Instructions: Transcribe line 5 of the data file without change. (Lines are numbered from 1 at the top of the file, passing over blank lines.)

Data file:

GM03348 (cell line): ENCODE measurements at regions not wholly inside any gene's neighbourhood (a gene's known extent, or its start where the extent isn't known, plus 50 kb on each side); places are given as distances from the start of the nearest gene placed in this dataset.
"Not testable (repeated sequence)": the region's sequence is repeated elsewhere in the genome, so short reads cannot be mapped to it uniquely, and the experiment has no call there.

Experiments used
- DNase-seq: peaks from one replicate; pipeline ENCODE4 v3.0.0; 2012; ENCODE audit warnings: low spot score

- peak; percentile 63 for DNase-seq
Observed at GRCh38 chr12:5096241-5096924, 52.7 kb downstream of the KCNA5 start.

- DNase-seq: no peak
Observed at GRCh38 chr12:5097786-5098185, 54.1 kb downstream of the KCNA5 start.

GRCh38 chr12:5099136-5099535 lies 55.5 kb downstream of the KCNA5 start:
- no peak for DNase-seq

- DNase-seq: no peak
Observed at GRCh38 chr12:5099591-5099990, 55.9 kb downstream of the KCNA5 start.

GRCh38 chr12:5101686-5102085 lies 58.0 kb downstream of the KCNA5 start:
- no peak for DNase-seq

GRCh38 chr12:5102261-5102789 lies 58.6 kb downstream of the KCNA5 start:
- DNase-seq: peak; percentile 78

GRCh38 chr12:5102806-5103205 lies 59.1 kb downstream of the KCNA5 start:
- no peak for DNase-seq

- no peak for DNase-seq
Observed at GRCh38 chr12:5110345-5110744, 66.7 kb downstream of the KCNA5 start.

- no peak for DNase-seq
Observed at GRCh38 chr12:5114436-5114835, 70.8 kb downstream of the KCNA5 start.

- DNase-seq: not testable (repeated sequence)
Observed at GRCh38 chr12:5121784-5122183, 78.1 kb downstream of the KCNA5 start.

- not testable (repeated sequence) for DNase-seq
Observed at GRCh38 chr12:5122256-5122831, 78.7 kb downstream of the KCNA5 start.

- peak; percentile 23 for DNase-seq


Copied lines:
- peak; percentile 63 for DNase-seq